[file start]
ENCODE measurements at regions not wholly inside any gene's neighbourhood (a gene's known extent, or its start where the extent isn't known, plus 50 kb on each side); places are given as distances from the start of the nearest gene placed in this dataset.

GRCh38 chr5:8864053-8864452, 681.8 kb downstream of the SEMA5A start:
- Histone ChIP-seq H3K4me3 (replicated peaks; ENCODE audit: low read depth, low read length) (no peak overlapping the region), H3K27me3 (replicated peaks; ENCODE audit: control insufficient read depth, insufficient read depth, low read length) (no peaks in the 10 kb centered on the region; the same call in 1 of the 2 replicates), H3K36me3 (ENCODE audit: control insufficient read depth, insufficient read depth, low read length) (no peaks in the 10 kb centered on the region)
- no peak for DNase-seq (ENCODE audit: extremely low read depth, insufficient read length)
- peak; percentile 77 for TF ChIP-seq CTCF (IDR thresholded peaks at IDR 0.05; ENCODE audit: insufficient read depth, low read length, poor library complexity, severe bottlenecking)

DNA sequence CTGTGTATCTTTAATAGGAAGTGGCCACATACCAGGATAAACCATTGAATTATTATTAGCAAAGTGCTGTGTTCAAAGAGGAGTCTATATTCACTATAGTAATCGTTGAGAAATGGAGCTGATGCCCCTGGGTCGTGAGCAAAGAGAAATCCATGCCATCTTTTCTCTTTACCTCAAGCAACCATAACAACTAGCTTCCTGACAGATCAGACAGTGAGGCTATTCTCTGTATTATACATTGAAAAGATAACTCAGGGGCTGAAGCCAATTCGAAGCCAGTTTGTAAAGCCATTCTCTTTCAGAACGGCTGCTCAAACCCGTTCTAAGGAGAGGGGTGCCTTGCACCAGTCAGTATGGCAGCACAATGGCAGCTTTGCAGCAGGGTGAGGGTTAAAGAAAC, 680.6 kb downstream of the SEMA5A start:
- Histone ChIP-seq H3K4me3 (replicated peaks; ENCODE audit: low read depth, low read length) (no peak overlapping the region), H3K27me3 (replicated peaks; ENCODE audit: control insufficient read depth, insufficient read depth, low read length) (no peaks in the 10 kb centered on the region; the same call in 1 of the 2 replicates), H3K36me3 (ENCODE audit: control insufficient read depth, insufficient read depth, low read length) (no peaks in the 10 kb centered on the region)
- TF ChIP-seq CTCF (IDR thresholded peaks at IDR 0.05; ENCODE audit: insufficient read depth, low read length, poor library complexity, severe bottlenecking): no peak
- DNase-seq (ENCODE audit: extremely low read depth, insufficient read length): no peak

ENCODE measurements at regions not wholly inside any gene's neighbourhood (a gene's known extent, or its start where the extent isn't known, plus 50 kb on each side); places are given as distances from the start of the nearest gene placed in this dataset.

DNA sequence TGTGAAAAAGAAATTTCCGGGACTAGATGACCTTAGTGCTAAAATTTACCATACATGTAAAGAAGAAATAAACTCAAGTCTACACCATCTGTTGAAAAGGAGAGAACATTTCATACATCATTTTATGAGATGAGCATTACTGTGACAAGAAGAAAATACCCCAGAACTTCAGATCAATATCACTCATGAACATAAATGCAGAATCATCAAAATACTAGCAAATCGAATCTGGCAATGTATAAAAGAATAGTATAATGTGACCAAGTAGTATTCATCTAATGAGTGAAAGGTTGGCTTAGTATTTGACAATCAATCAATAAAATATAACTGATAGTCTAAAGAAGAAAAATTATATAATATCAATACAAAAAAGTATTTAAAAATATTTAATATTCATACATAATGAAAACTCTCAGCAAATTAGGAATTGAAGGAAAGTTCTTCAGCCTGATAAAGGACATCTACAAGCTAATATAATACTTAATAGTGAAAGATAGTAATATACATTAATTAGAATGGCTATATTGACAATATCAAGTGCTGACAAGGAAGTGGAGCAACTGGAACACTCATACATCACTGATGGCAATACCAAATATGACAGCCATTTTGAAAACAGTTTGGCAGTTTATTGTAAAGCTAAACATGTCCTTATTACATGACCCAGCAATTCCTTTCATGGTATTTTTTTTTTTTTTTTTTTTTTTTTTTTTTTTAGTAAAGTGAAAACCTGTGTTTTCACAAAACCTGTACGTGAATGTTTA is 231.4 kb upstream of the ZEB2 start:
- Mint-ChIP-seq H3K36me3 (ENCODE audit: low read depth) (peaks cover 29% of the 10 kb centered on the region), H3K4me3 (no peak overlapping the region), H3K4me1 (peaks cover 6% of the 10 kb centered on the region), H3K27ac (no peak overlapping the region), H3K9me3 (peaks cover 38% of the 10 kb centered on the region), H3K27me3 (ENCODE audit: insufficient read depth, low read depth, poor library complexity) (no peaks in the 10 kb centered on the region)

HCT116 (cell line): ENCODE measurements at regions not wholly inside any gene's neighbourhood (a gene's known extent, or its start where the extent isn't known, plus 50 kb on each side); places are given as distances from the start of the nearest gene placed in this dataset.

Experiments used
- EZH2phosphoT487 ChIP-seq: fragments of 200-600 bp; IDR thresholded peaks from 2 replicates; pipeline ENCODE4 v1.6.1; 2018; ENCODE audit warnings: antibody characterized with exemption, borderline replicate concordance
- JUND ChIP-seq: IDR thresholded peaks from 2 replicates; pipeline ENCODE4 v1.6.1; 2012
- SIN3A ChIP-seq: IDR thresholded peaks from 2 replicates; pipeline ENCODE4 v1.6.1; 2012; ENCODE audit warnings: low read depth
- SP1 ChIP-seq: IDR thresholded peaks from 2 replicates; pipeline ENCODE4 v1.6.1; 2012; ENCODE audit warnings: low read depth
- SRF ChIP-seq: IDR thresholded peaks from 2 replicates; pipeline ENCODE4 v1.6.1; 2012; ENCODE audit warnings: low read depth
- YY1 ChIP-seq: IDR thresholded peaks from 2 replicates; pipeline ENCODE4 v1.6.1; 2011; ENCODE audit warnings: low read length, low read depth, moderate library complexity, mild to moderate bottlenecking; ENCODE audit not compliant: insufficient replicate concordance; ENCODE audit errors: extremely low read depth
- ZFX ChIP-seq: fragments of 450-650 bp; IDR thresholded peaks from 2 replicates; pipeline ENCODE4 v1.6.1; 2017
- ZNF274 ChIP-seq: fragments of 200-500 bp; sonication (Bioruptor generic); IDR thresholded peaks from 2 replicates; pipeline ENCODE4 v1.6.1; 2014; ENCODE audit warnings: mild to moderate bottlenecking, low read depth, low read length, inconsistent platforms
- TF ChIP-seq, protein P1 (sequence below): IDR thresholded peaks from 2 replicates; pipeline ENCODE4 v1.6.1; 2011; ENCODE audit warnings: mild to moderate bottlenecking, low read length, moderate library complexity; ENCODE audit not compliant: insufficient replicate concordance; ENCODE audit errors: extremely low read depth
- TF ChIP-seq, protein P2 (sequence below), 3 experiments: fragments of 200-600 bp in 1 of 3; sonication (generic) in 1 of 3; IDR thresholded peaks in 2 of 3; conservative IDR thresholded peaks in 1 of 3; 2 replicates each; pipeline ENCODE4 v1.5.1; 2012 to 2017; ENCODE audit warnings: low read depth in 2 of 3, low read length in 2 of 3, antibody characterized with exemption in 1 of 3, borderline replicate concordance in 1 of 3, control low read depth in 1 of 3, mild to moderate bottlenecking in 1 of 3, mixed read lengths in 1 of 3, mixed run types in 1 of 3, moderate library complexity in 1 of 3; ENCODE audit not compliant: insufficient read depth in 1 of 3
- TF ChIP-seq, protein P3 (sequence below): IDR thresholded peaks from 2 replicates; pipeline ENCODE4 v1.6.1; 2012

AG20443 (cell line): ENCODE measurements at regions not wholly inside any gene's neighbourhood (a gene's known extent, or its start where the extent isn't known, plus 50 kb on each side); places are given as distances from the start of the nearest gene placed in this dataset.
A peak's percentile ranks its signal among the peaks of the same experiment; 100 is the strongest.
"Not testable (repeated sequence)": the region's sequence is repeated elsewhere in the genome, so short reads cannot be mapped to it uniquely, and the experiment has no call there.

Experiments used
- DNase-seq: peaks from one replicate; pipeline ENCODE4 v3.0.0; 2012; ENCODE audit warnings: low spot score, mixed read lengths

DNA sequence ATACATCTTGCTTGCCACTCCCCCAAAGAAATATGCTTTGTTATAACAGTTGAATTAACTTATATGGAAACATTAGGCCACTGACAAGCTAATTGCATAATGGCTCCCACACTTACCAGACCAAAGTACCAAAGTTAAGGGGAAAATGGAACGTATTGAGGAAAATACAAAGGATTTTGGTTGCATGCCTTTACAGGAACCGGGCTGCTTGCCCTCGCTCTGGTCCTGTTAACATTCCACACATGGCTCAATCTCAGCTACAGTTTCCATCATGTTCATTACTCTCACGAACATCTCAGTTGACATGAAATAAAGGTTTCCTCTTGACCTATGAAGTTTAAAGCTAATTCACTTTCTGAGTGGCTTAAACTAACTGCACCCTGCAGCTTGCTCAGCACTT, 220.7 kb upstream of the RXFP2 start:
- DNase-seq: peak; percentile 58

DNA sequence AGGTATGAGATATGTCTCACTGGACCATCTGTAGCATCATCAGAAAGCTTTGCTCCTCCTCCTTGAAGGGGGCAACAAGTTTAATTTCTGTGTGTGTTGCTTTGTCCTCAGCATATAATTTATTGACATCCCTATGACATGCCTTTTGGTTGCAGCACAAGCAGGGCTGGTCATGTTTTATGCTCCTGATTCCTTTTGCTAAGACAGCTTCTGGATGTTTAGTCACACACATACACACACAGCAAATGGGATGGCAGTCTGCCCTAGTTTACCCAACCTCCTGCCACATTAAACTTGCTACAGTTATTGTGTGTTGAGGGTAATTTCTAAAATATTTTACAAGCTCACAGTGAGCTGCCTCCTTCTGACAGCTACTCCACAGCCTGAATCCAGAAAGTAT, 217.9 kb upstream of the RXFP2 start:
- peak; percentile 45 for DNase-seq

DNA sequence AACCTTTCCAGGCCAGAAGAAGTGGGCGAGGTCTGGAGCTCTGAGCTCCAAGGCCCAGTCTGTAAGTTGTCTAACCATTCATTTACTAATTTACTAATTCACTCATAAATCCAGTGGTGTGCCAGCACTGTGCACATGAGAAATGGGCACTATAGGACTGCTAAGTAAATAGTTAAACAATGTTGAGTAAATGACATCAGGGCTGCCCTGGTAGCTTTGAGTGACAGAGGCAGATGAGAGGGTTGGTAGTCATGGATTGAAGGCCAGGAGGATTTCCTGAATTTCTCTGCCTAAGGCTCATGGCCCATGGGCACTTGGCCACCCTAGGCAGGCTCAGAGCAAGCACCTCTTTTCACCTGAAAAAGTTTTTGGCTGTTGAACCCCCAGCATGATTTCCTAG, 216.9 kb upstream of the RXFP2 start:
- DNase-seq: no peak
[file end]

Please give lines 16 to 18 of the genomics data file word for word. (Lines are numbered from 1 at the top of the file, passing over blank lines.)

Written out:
- JUND ChIP-seq: IDR thresholded peaks from 2 replicates; pipeline ENCODE4 v1.6.1; 2012
- SIN3A ChIP-seq: IDR thresholded peaks from 2 replicates; pipeline ENCODE4 v1.6.1; 2012; ENCODE audit warnings: low read depth
- SP1 ChIP-seq: IDR thresholded peaks from 2 replicates; pipeline ENCODE4 v1.6.1; 2012; ENCODE audit warnings: low read depth